With over 100 million new users, the launch of Threads has the real potential to displace Twitter as the default platform for academic social networking. Summing up the flows, Andy Tattersallexplores the positives and negatives of the platform and suggests how it can evolve as a platform for academic communication.
When Facebook’s parent company Meta announced it was launching its own microblog to compete with Twitter, it seemed inevitable, but it also sent shivers down the spines of many people living in my part of the world. While Threads may seem like an appropriate, if not formulaic, name for the platform, given Twitter’s use of streaming updates, it also conjures up dystopian imagery. First, as people of a certain age will remember, Threads was a British-Australian BBC television film that depicted a fictional nuclear war at a time when it seemed like a real possibility. The action took place in Sheffield, not far from where I grew up and now work. While the new social media baby is unlikely to cause such devastation, it appears to be fueled by an increasingly public spat between two tech giants, Elon Musk and Mark Zuckerberg. And at first glance on launch day, Threads seems surprisingly similar to its well-known rival in terms of functionality, although there is no direct message feature. In addition, it does not have a desktop version, which for some may seem progressive, but for professionals it implies that everything was done in haste.
The latest addition to the researcher’s communications toolkit is unlikely to gain a large following in academia overnight.
What lies ahead for Threads?
The latest addition to the researcher’s communications toolkit is unlikely to gain a large following in academia overnight. When Musk took over Twitter last year, many in the academic community saw it as the final straw due to the platform’s increasingly toxic environment. Mastodon was one of the winners of the Exodus with about 200,000 new users those first few days. The number jumped to over two million new subscribers in the following weeks. I was one of them, and like many others, I recalled that Mastodon was much like Twitter from a decade ago, fresher, friendlier, and more focused. However, it did not have critical mass due to the silos of Mastodon’s servers, known as instances. Despite the backlash on Twitter, it was much more difficult for organizations to switch and leave a carefully planned audience behind. In addition, Twitter has been widely recognized as the number one communication tool for scientists, mainly because of its ease of use (it is easy to use but harder to use correctly) and because institutions, the media, sponsors, and the public were interested in it. . there. In the first weeks after Musk came to power, I found myself juggling both platforms, first using cross-posting tools, until Musk stepped in and disabled access to useful independent platforms which allowed such functionality. Changes in Twitter policy and direction also made me use LinkedIn a bit more, where I noticed increased activity on my network and also tried to participate more in specialist groups.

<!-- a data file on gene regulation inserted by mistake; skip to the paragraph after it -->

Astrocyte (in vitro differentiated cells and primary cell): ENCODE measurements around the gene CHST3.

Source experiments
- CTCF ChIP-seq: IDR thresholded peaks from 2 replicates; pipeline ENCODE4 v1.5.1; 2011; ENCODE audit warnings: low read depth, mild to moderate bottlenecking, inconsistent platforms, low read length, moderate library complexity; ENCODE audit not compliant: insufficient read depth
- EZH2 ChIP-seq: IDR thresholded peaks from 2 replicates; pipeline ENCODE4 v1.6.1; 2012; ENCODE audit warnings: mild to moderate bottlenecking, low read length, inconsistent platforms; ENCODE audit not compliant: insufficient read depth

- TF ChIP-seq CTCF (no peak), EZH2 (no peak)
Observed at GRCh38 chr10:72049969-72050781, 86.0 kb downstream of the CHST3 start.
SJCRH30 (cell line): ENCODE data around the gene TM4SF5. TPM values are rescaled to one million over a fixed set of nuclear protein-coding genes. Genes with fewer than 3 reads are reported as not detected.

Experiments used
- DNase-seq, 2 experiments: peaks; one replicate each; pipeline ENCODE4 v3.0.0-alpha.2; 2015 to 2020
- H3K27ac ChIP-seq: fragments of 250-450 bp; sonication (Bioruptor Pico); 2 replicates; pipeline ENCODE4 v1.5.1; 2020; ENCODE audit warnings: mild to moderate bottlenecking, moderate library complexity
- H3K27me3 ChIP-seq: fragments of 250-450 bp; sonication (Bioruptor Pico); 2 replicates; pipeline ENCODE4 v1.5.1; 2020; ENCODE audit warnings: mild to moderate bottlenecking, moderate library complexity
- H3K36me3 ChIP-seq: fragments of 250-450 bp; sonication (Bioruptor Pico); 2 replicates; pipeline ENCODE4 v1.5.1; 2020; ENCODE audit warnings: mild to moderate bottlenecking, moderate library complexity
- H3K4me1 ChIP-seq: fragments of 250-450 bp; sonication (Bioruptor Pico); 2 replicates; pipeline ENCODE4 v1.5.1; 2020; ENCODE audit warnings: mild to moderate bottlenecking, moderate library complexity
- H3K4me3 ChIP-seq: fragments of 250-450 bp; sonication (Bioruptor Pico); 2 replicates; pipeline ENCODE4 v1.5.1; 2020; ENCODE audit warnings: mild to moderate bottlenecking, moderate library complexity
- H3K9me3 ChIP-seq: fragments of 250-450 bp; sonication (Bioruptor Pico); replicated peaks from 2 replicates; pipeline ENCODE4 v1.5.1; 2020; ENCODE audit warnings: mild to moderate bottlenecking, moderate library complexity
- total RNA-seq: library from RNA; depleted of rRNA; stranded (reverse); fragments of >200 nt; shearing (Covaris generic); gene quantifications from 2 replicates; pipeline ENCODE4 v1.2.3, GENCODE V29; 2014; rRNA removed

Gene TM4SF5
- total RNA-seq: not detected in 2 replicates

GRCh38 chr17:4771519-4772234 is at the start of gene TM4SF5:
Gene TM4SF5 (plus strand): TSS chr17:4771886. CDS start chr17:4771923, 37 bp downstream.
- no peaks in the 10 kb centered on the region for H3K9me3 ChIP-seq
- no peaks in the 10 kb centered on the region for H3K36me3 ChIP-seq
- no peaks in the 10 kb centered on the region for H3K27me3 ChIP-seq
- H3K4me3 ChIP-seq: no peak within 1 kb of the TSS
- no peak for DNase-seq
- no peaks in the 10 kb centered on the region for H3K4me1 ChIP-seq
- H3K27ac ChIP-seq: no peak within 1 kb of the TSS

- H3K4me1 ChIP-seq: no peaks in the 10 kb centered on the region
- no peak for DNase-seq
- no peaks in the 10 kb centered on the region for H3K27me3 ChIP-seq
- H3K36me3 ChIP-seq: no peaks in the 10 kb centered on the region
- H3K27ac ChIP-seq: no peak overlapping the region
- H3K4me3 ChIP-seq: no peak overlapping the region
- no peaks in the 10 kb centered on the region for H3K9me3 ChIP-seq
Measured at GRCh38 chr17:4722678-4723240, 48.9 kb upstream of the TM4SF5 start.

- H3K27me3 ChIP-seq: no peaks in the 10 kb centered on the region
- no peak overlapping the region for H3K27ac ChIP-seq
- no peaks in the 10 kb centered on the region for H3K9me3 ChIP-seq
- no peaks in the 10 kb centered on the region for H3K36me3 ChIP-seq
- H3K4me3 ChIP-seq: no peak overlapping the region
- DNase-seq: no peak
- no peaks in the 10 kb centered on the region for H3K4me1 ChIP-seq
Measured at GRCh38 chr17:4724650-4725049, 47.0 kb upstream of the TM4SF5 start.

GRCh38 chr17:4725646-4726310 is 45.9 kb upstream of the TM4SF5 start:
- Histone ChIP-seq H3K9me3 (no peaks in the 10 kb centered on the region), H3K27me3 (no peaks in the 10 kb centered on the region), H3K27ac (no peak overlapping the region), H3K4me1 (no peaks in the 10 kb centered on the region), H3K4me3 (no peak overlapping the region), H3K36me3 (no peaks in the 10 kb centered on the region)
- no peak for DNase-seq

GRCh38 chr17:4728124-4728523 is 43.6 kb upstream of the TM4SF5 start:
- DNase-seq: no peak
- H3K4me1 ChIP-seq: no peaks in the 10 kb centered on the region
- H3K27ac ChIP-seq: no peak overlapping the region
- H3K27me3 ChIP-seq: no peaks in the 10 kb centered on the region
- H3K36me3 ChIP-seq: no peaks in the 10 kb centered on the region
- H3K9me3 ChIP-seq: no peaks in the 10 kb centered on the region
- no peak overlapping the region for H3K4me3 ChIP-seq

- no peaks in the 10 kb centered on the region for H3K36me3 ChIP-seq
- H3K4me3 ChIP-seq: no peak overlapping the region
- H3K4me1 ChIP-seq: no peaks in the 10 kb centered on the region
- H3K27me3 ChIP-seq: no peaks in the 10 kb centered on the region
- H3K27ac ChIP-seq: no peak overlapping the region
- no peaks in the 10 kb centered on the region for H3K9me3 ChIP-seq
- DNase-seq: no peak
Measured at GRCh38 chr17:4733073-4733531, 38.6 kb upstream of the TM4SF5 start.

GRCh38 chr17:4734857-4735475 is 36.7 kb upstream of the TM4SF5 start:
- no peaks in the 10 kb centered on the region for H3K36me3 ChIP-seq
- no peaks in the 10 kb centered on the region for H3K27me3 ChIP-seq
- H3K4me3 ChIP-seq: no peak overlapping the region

Adrian Samuel Hutagalung, Shutterstock.
Where Topics May Differ